The efficacy of pembrolizumab was recently tested in BCG unresponsive patients in KEYNOTE-057, which was a single-arm trial of q3 week 200mg pembrolizumab in patients with BCG unresponsive carcinoma in situ (CIS) with or without papillary disease (cohort A) and papillary disease without CIS (cohort B). Interim analysis of cohort A showed a 41.2% initial complete response with no progression to T2 disease. The 12-month CR was only 19%, and 12.2% of patients suffered at least one grade ≥3 adverse event. That said, the FDA recently approved pembrolizumab for this indication based on this data, making it the first drug after valrubicin to be specifically approved for this indication.

Conversely, the S1605 single-arm Phase II trial of atezolizumab in BCG unresponsive disease was recently closed due to meeting its futility endpoint.

Finally, vincinium is not yet widely available but is seeking approval from the FDA. It consists of an antibody fragment specific to EpCAM fused to Pseudomonas Exotoxin A. This was tested in the VISTA trial and demonstrated 40% three-month complete response rate in BCG unresponsive CIS and 71% in papillary disease. This fell to only 17% disease-free survival at 12 months in CIS patients and 37% at 24 months in patients with papillary disease.

Dr. Kassouf then turned the podium over to Dr. Stephen Boorjan, who presented the results of a Phase III trial of nadofaragene firadenovec (aka IFN alpha2b/Syn3 or Nadofaragene firadenovec (Adstiladrin®)), a recombinant adenovirus which induces production of interfereon alpha2b by bladder cancer cells. This demonstrated a 24% 12-month complete response rate with only 3.8% grade 3-5 adverse events.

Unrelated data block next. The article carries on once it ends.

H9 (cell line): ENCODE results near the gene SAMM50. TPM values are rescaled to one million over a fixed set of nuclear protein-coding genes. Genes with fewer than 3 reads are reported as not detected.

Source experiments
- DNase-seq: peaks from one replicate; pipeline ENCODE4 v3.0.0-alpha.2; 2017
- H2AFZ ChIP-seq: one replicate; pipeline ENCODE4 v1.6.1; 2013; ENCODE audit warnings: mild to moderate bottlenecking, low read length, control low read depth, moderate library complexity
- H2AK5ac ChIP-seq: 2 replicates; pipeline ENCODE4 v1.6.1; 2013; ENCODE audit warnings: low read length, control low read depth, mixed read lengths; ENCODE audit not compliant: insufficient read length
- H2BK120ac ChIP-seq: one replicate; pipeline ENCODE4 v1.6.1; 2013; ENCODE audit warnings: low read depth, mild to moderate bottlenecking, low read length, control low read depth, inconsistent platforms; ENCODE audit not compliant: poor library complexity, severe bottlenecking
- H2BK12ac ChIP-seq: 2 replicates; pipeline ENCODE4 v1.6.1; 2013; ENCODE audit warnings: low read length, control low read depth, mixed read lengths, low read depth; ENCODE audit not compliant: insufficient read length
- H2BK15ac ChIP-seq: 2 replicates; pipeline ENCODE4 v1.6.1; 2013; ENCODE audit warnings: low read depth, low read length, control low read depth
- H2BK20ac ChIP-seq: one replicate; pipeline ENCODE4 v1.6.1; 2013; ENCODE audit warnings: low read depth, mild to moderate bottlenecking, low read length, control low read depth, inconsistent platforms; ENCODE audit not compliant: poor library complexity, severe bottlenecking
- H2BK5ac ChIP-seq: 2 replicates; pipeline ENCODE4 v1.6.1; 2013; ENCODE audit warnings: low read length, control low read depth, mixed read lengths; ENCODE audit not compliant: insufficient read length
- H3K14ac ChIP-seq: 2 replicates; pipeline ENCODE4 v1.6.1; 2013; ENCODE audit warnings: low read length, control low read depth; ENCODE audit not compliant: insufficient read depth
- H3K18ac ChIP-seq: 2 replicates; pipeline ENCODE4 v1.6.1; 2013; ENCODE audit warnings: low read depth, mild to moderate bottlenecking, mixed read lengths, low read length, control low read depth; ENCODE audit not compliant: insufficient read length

With a plethora of options available and poor evidence to support any one therapy, Dr. Boorjan again noted that cystectomy and clinical trials remain the standard of care. He emphasized that among other questions, one must ask whether the response rates seen with these therapies really imply cure without cystectomy or whether they simply postpone the inevitable. Further studies are clearly needed to answer that question.

Presented by: Wassim Kassouf, MD, FRCS, Senior Scientist, Research Institution - McGill University Health Center, Faculty of Medicine, Department of Surgery, Division of Adult Urology, MUHC McGill University Health Centre, McGill University, Montreal, Canada

Written by: Marshall Strother, MD, Society for Urologic Oncology Fellow, Division of Urologic Oncology, Fox Chase Cancer Center, Philadelphia Pennsylvania, Twitter: @mcstroth at the 2020 Genitourinary Cancers Symposium, ASCO GU #GU20, February 13-15, 2020, San Francisco, California 


1. Joudi, Fadi N., Brian J. Smith, Michael A. O’Donnell, and National BCG-Interferon Phase 2 Investigator Group. "Final results from a national multicenter phase II trial of combination bacillus Calmette-Guérin plus interferon α-2B for reducing recurrence of superficial bladder cancer☆." In Urologic Oncology: Seminars and Original Investigations, vol. 24, no. 4, pp. 344-348. Elsevier, 2006.

2. Steinberg, Ryan L., Lewis J. Thomas, Nathan Brooks, Sarah L. Mott, Andrew Vitale, Trafford Crump, Mounica A. Rao et al. "Multi-Institution Evaluation of Sequential Gemcitabine and Docetaxel as Rescue Therapy of Non-muscle Invasive Bladder Cancer." The Journal of Urology (2019): 10-1097.

3. Nativ, Ofer, J. Alfred Witjes, Kees Hendricksen, Michael Cohen, Daniel Kedar, Ami Sidi, Renzo Colombo, and Ilan Leibovitch. "Combined thermo-chemotherapy for recurrent bladder cancer after bacillus Calmette-Guerin." The Journal of urology 182, no. 4 (2009): 1313-1317.

4. Arends, Tom JH, Antoine G. van der Heijden, and J. Alfred Witjes. "Combined chemohyperthermia: 10-year single center experience in 160 patients with nonmuscle invasive bladder cancer." The Journal of urology 192, no. 3 (2014): 708-713.

5. Tan, Wei Shen, Anesh Panchal, Laura Buckley, Adam J. Devall, Laurence S. Loubière, Ann M. Pope, Mark R. Feneley et al. "Radiofrequency-induced thermo-chemotherapy effect versus a second course of bacillus Calmette-Guérin or institutional standard in patients with recurrence of non–muscle-invasive bladder cancer following induction or maintenance Bacillus Calmette-Guérin Therapy (HYMN): a phase III, open-label, randomised controlled trial." European urology 75, no. 1 (2019): 63-71.

6. Weiss, Christian, Carolin Wolze, Dirk Gerhard Engehausen, Oliver J. Ott, Frens S. Krause, Karl-Michael Schrott, Jürgen Dunst, Rolf Sauer, and Claus Rödel. "Radiochemotherapy after transurethral resection for high-risk T1 bladder cancer: an alternative to intravesical therapy or early cystectomy?." Journal of clinical oncology 24, no. 15 (2006): 2318-2324.